Reeder’s diary is in Transactions of the Kansas State Historical Society, Volume 3
We left Andrew Reeder on the lam in Kansas City. A proslavery mob had come to his hotel in search of George Washington Brown, editor of the Herald of Freedom. They didn’t seem to know that Kansas’ free state delegate to Congress hid out under the same roof, though some thought to look for him all the same. A mob narrowly missed both men and lingered around the building for some time before dispersing. They must have thought Brown and/or Reeder still present, as they set watchers on the building before leaving. Reeder spent the night without so much as a candle in his room.
Tuesday, May 13, 1856 brought bad news. Charles Robinson and his wife, Sara, had left Kansas ahead of Reeder. Neither took the precaution of a disguise. According to the Governor’s Kansas Conflict they carried with them, on the advice of Howard and Sherman of the Committee,
the testimony already taken by the Congressional Committee as there was great danger that it might be seized and destroyed.
The Robinsons assumed that, since no indictment had yet come for them specifically, they could probably get clear of Kansas without trouble. They left by way of Missouri, which brought them to trouble. It happened that a proslavery convention had lately finished its work at Lexington, which Robinson believed involved planning for a new invasion of Kansas. The convention knew or suspected that Robinson would soon have an indictment against him.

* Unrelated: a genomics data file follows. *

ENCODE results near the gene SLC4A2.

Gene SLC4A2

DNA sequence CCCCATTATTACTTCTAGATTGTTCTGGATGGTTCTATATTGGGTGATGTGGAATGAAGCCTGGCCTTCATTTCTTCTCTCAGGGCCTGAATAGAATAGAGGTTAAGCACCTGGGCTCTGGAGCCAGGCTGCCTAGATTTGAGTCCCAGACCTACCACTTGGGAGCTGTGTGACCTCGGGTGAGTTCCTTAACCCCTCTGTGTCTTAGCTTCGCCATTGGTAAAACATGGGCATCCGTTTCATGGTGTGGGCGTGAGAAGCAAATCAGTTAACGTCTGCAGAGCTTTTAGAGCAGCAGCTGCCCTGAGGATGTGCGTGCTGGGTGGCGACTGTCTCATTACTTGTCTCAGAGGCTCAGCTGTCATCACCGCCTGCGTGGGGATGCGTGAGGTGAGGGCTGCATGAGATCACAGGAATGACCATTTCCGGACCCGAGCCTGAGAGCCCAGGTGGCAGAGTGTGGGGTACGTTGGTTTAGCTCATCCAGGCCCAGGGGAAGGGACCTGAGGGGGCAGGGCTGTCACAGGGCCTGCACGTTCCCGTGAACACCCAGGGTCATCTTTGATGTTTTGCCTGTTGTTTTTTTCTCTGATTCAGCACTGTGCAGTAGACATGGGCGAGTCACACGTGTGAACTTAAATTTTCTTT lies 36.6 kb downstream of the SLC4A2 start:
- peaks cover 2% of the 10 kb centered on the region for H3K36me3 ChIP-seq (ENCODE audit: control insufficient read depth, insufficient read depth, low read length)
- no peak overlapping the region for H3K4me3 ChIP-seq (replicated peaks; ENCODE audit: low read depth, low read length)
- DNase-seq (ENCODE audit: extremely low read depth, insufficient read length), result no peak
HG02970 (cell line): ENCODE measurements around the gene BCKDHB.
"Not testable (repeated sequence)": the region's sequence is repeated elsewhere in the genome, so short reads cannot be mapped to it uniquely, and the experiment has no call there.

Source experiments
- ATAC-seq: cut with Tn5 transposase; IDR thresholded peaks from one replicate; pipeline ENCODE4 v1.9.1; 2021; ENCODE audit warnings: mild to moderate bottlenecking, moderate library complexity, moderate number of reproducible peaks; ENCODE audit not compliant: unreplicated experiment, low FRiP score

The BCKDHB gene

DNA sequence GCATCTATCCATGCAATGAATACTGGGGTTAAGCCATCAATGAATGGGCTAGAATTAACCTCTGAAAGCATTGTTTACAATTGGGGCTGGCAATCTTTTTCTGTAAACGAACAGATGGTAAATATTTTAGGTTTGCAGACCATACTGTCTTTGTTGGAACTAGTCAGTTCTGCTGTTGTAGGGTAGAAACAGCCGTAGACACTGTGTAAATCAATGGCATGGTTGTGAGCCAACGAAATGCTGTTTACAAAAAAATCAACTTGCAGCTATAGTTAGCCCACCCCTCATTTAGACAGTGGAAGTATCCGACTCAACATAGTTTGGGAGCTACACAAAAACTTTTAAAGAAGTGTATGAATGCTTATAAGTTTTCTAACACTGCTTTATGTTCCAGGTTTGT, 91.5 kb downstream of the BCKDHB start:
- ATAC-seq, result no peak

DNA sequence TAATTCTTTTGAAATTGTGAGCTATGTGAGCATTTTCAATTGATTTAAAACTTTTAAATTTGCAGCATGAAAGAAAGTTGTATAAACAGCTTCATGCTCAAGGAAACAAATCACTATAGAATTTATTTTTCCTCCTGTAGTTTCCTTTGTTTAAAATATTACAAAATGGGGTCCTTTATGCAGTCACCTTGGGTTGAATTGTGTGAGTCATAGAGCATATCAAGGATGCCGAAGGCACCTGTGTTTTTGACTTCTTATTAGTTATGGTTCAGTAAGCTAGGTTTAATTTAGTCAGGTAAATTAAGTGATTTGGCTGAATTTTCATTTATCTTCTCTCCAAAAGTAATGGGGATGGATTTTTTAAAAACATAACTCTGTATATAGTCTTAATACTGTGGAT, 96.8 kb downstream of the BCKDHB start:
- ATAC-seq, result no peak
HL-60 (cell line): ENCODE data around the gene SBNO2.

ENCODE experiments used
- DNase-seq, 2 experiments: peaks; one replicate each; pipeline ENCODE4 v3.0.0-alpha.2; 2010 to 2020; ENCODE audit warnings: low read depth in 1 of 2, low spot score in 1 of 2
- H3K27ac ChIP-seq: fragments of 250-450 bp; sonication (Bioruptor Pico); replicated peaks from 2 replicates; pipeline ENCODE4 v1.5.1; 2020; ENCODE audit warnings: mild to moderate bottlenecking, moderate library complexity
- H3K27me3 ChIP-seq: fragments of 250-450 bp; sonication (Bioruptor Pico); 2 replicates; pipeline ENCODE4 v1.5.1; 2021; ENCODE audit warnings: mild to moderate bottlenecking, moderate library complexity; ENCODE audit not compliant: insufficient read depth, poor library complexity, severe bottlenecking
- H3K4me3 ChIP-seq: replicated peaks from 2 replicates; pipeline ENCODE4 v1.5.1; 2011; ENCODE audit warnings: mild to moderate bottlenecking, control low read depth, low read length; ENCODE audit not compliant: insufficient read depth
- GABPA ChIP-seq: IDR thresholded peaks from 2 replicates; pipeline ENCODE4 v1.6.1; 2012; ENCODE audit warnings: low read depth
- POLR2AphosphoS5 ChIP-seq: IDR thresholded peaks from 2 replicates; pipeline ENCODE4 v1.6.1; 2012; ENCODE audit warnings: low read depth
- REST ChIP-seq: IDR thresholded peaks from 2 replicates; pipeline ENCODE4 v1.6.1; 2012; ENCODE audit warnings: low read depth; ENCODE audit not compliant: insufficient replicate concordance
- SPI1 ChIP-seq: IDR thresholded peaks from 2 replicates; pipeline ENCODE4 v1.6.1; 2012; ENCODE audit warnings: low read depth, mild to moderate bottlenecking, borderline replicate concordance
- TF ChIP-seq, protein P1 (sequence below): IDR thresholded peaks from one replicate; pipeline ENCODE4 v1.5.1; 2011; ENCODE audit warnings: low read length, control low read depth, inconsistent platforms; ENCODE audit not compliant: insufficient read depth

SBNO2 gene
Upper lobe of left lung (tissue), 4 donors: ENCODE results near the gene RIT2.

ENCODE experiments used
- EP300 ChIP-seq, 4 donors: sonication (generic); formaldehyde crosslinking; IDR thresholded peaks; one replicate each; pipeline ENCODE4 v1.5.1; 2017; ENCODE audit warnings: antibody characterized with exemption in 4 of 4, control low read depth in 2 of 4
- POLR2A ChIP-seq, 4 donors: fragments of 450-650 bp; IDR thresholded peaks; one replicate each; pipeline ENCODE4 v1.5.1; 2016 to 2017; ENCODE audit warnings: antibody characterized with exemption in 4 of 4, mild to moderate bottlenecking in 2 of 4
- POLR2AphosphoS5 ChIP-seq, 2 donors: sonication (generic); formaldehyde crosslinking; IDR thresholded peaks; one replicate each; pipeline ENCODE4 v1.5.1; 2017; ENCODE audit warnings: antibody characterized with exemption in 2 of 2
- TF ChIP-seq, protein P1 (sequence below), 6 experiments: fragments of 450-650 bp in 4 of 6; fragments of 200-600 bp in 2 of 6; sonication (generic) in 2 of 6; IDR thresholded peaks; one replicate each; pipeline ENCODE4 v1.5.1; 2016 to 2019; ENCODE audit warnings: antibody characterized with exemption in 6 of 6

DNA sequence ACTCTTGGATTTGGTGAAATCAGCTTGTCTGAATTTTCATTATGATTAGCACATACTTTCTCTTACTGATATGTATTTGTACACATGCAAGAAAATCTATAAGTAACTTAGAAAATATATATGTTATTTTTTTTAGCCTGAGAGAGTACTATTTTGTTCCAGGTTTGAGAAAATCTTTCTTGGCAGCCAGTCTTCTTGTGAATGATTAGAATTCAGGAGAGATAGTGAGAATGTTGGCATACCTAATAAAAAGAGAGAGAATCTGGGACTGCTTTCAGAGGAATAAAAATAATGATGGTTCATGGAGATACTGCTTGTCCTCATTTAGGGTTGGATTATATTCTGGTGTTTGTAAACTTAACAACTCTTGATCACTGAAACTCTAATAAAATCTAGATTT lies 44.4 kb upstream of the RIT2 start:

The free state’s first family made their way through Kansas city without incident, boarding a steamboat there. The Governor took a nap and
was thus occupied when on arriving at Lexington he was aroused by loud raps at the door of his room. On opening it he was confronted by some gentlemen, who informed him they were appointed a committee to notify him that he must leave the boat at that place.
Robinson had come as far as Lexington, Missouri but would go no farther. They believed him a fugitive and intended his arrest. The Governor protested that he knew of no indictment against him and had not traveled under any subterfuge. Fugitives simply don’t behave like that. Improvising, Robinson tried to get up a mob. He learned that the boat housed many people “drinking freely” and asked to plead his case to them. Should the Governor convince the mob, then they would protect him.
That asked a great deal of a mob in Missouri’s slave country, but Robinson had few options. The committee come to arrest him refused to let him try, claiming that mobs would listen to no reason and the reason of a known antislavery man least of all.
It appearing that force would be used if necessary, Robinson referred the matter to Mrs. Robinson, whether use such means of defense as he had-one revolver-or to go with the committee, when she promptly replied, “They will kill you if you go, and you may as well make a stand here.”